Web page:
- Häftad (Paperback / softback)
- Antal sidor
- illustrated ed
- Berg Publishers
- Andrews, David L. / Cole, C. L.
- bibliography, index
- v. 1
- 235 x 155 x 15 mm
- Antal komponenter
- 449:B&W 6.14 x 9.21 in or 234 x 156 mm (Royal 8vo) Perfect Bound on White w/Matte Lam
- 450 g
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Sport and Corporate Nationalisms429
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The world of sport is saturated with the signs and images of transnational corporations. But what effect does the relationship between sport and transnational corporate capitalism have on national cultural identities?From baseball in Japan to the growth of womens soccer in the US, from the corporate use of sport after September 11th to the FA Cup and the NBA, sporting events and their corporate partners can have a profound impact on collective imaginations at both transnational and local levels. Sport and Corporate Nationalisms explores the localized logics and practices underlying the marketing initiatives of major conglomerates and their increasing influence on the shaping and experiencing of national cultures. Corporations depend on sport as a vital marketing vehicle for inserting their interests into the lives of local consumers. This book puts forth convincing arguments that relate the role of sport-marketing complexes to national cultural markets in a global age.Sport and Corporate Nationalisms provides a much-needed analysis of the growing evolution of marketing strategies in the world of sport.
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'The organisation of the collection is exemplary ... [It] addresses issues that are or certainly should be of central importance to the social scientific study of sport in the West ... One of the best [collections] that I have seen.'Alan Bairner, Loughborough University'This collection of case histories of the relationships between sport, capital and national identity is welcome and timely.'Huw Richards, International Centre for Sports History and Culture
Michael L. Silk Assistant Professor,Sport, Commerce and Culture, University of Maryland David L. Andrews Associate Professor of Sport and Cultural Studies, University of Maryland C.L. Cole Associate Professor of Kinesiology, Gender and Women's Studies,Afro-American Studies, Sociology, and The Unit of Criticism and Interpretative Theory, University of Ilinois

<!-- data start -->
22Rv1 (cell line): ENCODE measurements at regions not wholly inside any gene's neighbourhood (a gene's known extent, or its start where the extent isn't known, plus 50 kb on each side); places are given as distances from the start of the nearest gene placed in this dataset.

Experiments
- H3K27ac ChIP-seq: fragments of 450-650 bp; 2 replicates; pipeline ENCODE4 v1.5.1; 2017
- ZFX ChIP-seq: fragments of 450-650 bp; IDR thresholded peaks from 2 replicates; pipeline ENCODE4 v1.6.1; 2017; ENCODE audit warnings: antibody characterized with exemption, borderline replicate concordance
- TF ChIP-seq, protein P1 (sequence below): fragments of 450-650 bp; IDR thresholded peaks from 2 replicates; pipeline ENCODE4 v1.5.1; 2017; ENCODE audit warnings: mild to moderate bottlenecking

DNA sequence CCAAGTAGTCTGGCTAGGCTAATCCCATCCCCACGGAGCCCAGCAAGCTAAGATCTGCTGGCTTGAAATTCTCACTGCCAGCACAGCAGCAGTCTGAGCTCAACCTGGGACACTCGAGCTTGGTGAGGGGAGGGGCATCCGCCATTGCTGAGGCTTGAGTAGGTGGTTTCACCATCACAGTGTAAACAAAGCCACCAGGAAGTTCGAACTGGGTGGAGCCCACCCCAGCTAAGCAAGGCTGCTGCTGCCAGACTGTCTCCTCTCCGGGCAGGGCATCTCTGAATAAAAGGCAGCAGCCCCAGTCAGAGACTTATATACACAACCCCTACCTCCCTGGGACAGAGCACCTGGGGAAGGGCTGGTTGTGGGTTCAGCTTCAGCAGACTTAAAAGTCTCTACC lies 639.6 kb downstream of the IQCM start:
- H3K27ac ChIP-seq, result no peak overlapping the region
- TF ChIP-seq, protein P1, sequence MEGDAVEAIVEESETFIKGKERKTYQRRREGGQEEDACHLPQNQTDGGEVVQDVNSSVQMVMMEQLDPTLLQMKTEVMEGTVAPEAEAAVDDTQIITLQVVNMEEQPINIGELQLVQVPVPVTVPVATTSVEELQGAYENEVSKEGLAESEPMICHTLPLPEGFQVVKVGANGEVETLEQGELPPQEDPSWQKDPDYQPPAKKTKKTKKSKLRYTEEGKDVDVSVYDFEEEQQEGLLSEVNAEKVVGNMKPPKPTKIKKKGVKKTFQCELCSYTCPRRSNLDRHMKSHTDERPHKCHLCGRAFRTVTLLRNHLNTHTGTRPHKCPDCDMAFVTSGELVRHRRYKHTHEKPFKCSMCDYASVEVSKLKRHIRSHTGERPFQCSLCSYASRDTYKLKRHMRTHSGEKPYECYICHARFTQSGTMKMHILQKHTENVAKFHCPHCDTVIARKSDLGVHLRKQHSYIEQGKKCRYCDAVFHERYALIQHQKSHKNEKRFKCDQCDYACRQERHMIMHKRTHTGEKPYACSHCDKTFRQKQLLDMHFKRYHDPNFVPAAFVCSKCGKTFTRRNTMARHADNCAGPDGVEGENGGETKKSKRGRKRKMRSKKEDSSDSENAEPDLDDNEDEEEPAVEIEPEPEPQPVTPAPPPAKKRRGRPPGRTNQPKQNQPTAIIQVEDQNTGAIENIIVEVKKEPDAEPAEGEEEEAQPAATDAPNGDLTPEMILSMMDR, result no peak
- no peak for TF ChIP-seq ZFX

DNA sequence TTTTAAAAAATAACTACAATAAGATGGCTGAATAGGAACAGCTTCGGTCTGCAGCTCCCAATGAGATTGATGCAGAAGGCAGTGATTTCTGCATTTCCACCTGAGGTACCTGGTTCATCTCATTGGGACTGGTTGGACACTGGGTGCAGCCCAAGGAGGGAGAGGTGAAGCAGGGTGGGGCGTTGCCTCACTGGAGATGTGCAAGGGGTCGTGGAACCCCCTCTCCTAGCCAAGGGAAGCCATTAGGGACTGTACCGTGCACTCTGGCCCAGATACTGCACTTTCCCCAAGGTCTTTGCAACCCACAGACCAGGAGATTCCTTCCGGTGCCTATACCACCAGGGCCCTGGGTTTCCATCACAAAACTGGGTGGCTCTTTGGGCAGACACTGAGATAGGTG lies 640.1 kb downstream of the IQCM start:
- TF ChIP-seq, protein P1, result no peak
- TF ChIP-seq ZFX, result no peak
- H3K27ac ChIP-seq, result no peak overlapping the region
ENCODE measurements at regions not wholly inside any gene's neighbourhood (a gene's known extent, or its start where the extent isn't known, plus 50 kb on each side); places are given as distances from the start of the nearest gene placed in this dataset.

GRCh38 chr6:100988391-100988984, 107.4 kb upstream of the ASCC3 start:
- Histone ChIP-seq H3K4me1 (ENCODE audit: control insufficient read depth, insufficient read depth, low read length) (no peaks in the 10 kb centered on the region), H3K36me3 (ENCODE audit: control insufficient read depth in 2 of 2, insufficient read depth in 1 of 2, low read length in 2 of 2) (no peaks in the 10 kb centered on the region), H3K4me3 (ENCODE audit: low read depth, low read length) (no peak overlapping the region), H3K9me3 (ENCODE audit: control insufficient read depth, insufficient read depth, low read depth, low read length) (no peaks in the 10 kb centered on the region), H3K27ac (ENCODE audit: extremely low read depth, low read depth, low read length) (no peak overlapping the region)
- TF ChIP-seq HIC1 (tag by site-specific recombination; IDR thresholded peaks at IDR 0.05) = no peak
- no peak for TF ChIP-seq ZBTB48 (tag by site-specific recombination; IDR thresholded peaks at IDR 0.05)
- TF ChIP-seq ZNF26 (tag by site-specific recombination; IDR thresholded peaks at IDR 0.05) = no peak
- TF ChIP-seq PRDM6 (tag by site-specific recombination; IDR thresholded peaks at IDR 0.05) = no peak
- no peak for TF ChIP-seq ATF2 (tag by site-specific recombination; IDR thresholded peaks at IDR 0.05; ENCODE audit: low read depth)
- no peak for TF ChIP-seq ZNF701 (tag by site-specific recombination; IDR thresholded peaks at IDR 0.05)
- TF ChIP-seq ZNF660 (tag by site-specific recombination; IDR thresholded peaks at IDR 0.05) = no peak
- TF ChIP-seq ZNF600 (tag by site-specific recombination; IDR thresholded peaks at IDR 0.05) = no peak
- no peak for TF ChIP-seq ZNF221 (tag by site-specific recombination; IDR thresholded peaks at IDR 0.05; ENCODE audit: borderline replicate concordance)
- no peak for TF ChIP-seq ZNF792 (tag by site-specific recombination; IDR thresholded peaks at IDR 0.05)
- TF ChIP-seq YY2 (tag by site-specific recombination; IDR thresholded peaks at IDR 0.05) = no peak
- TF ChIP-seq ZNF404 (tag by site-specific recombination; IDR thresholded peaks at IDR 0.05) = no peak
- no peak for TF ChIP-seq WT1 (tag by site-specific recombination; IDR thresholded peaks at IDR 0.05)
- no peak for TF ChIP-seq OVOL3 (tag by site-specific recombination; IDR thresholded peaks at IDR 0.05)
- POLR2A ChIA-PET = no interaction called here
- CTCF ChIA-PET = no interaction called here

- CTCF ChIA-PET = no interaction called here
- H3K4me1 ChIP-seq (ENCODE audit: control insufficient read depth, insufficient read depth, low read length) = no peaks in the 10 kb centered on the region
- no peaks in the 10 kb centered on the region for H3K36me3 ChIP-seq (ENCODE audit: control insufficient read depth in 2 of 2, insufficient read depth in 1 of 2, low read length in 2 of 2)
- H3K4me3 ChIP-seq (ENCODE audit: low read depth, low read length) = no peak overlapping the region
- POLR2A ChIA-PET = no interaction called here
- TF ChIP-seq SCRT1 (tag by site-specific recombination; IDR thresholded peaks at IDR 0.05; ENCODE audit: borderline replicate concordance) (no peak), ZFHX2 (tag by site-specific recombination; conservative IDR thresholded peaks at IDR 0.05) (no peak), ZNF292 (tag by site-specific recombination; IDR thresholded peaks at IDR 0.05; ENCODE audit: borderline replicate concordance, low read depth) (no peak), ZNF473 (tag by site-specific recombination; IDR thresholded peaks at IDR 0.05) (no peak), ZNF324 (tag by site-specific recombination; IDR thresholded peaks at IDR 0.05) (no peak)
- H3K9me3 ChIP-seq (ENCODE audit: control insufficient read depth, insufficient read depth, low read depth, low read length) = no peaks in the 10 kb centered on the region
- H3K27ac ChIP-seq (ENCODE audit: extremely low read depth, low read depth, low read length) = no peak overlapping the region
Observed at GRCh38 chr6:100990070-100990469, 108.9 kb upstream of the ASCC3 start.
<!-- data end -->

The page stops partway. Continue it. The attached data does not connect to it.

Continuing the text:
Introduction Sporting Capital: Multinational and Transnational Corporatism David L. Andrews, University of Maryland, Michael L. Silk, University of Maryland and C.L. Cole, University of Illinois Section One: Multinational Sporting Corporatism Professional Sport Teams, Global Logos, and the Global Media/Entertainment Industry: A Political Economy of Transnational Sport Jean Harvey and Alan Law, both at University of Ottawa Corporatizing Sport: Adidas, ISL and the Reshaping of Sports Political Economy Alan Tomlinson, University of Brighton Marketing Generosity: The Avon Worldwide Fund for Womens Health and the Reinvention of Global Corporate Citizenship Samantha King, Queens University SEGA Dreamcast: National Football Cultures and the New Europeanism Philip Rosson, Dalhousie University, Canada Fram Pac Bell to the Tokyo Dome: Baseball and Economic Nationalism Jeremy Howell, University of San Francisco Section Two: Transnational Sporting Corporatism Every Girls a Superhero: Corporate (Trans)Nationalism(s), Womens Soccer, and Global (W)USA Michael D. Giardina and Jennifer L. Metz, University of Illinois Imagining Benevolence and Nation: Tragedy, Sport and the Transnational Marketplace Mary G. McDonald, Miami University, Ohio Making it Local?: NBA Expansion and the English Basketball Subculture Mark Falcous, University of Otago and Joseph Maguire, Loughborough University Cultural Contradictions / Contradicting Cultures: The Corporate Transnationalization of China? Trevor Slack, University of Alberta, Michael L. Silk, University of Maryland and Fan Hong, DeMontfort University Sport, Tribes and Technology: The New Zealand All Blacks Haka and the Politics of Identity Steven J. Jackson and Brendan Hokowhitu, both at University of Otago, New Zealand Beyond Sport: Imaging and Re-imaging Guiness as a Global Brand John Amis, University of Memphis